Questlove and editor Joshua L. Pearson organize this material around key performances to draw connections between them and what was happening in the performers’ career, their place in African American music history, and how each particular song spoke to the time and place. As they watch themselves perform “Aquarius/Let the Sun Shine In” more than 50 years ago, Fifth Dimension members Marilyn McCoo (with tears in her eyes) and Billy Davis Jr. not only recall how they recorded that hit, but also why playing to an all-Black audience was important to them: their sound was not considered Black enough by their peers (similar criticisms were levied against Whitney Houston decades later), and they wanted the community to see and experience what they were about. And as such gospel performers as Chicago’s Pops Staples and the Staples Singers and the Edwin Hawkins Singers perform on-screen, cultural critic Greg Tate highlights the role “spirit possession” played in those performances, how that eruption of movement and ecstasy came from Africa—one immediately draws a connection to the Yoruba religions—and how they manifest the emotional and psychological pain inflicted on their race. That sense of possession is evident in Stevie Wonder’s piano and, yes, drum solos. His then 19-year-old body moves as if possessed by either Oshún or Obbatalá.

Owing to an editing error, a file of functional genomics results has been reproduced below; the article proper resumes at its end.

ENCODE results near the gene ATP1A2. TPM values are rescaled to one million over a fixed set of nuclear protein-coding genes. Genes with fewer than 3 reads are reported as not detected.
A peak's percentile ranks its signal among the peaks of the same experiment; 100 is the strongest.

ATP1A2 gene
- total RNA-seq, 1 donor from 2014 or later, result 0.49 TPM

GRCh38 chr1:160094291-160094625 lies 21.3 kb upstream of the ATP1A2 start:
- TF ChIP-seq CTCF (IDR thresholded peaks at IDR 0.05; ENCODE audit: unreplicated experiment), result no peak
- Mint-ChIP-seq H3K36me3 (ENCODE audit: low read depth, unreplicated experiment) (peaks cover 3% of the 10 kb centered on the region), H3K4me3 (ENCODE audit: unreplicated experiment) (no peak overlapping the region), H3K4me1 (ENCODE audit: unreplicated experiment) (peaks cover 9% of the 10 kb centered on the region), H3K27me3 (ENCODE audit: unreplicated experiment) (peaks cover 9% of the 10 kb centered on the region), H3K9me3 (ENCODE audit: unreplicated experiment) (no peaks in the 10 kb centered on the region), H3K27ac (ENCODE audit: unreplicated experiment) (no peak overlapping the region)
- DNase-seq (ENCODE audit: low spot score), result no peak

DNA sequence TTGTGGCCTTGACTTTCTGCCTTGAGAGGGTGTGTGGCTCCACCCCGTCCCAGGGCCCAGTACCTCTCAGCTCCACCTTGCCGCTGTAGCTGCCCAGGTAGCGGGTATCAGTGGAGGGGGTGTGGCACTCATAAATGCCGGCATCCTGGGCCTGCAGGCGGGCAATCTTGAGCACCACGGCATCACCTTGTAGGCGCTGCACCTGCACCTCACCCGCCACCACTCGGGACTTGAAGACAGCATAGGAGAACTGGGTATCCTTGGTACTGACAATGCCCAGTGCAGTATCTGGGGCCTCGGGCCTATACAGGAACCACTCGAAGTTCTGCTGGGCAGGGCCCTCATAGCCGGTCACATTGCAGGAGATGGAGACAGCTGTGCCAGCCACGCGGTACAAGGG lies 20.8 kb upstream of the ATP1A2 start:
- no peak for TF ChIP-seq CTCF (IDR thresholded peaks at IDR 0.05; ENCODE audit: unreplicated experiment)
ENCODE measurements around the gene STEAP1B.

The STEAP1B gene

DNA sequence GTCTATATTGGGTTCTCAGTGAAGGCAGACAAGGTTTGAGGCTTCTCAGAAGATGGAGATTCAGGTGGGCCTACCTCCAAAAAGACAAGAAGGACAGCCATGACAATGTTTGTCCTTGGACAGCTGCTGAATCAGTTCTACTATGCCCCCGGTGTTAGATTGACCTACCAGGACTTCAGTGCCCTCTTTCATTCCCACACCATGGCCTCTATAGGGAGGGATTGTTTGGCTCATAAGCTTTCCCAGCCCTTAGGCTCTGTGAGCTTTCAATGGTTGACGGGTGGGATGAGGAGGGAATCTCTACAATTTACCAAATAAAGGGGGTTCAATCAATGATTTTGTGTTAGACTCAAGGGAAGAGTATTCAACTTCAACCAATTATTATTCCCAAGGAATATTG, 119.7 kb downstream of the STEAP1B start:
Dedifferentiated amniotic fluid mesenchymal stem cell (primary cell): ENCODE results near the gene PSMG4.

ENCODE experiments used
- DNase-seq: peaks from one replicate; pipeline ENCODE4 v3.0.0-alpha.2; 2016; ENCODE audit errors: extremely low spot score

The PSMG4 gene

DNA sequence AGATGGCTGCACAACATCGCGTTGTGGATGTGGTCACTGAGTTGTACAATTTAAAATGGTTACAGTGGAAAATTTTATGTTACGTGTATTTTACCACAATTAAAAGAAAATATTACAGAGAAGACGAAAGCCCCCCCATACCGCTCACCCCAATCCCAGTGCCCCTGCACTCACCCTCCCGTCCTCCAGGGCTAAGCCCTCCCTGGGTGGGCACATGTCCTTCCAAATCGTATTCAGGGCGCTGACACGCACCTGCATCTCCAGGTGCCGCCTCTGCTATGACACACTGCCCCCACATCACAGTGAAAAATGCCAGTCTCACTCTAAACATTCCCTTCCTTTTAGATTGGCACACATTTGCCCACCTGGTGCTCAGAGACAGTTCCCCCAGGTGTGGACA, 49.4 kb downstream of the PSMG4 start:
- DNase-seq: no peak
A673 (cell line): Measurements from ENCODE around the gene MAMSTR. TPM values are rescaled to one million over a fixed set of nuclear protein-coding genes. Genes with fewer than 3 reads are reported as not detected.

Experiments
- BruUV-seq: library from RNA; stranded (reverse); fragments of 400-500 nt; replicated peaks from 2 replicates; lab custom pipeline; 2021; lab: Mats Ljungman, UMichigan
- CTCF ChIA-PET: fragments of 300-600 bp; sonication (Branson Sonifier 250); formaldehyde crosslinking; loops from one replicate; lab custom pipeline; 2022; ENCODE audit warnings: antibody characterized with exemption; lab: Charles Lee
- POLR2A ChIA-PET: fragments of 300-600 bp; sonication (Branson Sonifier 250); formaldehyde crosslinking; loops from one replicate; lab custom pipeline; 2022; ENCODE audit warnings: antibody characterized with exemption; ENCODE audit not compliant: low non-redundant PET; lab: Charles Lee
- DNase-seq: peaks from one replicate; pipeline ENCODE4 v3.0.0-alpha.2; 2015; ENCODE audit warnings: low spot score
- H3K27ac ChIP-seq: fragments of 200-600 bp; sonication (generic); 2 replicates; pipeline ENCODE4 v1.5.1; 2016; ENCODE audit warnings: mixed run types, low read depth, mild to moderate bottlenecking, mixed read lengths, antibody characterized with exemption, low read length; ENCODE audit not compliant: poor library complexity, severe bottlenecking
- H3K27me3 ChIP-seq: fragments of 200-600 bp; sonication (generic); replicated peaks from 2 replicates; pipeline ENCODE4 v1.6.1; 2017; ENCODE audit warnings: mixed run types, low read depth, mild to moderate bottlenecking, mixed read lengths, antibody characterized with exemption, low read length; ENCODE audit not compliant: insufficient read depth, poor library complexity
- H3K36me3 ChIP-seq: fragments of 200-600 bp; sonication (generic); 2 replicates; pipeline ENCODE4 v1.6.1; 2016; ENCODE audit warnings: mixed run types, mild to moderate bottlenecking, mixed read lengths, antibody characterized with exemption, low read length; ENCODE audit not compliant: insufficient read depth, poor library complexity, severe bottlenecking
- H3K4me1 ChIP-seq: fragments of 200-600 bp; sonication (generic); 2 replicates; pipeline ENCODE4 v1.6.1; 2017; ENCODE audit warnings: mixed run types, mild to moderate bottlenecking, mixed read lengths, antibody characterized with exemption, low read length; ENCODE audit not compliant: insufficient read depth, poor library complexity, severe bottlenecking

“Gospel was the therapy for the stress and pressure of being Black in America,” the Reverend Al Sharpton says in the film. “We didn’t go lay on the couch. We didn’t know anything about therapists. But we knew Mahalia Jackson.” And it is Jackson whom the Reverend Jesse Jackson calls on to perform Dr. King’s favorite song, “Take My Hand, My Precious Lord.” Feeling sick, Mahalia invites Mavis Staples to join her. The result is a painful, anguished, heartbreaking cry of sorrow, where not only these performers but everyone on- and off-stage, the entire community, finally mourn their fallen hero. Therapy, indeed.
The streets of Harlem spoke a universal language: the drum. Lawrence, the smart producer and promoter that he was, invited two of the best practitioners of that instrument: Mongo Santamaría and Ray Barretto. While Mongo sticks to performing such classics as “Watermelon Man,” Barretto opted to tap into his acid jazz repertoire by performing “Abidhan” and “Together.” And in inviting South African trumpeter Hugh Masekela to perform, the festival connected the residents of Harlem to the entire African diaspora.